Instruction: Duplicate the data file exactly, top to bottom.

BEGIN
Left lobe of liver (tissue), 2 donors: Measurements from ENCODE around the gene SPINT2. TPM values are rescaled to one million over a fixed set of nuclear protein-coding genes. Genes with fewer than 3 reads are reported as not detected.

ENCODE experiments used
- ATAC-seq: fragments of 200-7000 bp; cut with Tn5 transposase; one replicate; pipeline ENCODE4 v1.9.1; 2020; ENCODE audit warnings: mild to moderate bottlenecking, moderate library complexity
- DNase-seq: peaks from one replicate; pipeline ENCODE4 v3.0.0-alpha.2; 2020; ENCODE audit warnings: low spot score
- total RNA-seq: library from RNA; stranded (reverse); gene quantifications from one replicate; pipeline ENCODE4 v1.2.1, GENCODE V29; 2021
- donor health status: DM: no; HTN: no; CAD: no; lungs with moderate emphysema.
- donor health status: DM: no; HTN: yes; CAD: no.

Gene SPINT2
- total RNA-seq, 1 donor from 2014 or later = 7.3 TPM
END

Left lobe of liver (tissue), 2 donors: Measurements from ENCODE around the gene SPINT2. TPM values are rescaled to one million over a fixed set of nuclear protein-coding genes. Genes with fewer than 3 reads are reported as not detected.

ENCODE experiments used
- ATAC-seq: fragments of 200-7000 bp; cut with Tn5 transposase; one replicate; pipeline ENCODE4 v1.9.1; 2020; ENCODE audit warnings: mild to moderate bottlenecking, moderate library complexity
- DNase-seq: peaks from one replicate; pipeline ENCODE4 v3.0.0-alpha.2; 2020; ENCODE audit warnings: low spot score
- total RNA-seq: library from RNA; stranded (reverse); gene quantifications from one replicate; pipeline ENCODE4 v1.2.1, GENCODE V29; 2021
- donor health status: DM: no; HTN: no; CAD: no; lungs with moderate emphysema.
- donor health status: DM: no; HTN: yes; CAD: no.

Gene SPINT2
- total RNA-seq, 1 donor from 2014 or later = 7.3 TPM